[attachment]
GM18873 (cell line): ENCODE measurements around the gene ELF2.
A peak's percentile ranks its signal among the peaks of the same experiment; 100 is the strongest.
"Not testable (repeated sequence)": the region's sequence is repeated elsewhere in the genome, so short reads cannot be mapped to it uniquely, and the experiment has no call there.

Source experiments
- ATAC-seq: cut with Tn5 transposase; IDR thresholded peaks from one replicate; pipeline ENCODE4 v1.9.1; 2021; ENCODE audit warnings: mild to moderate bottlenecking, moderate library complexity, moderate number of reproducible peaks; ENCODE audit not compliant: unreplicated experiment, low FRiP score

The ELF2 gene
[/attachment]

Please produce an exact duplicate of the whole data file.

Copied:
GM18873 (cell line): ENCODE measurements around the gene ELF2.
A peak's percentile ranks its signal among the peaks of the same experiment; 100 is the strongest.
"Not testable (repeated sequence)": the region's sequence is repeated elsewhere in the genome, so short reads cannot be mapped to it uniquely, and the experiment has no call there.

Source experiments
- ATAC-seq: cut with Tn5 transposase; IDR thresholded peaks from one replicate; pipeline ENCODE4 v1.9.1; 2021; ENCODE audit warnings: mild to moderate bottlenecking, moderate library complexity, moderate number of reproducible peaks; ENCODE audit not compliant: unreplicated experiment, low FRiP score

The ELF2 gene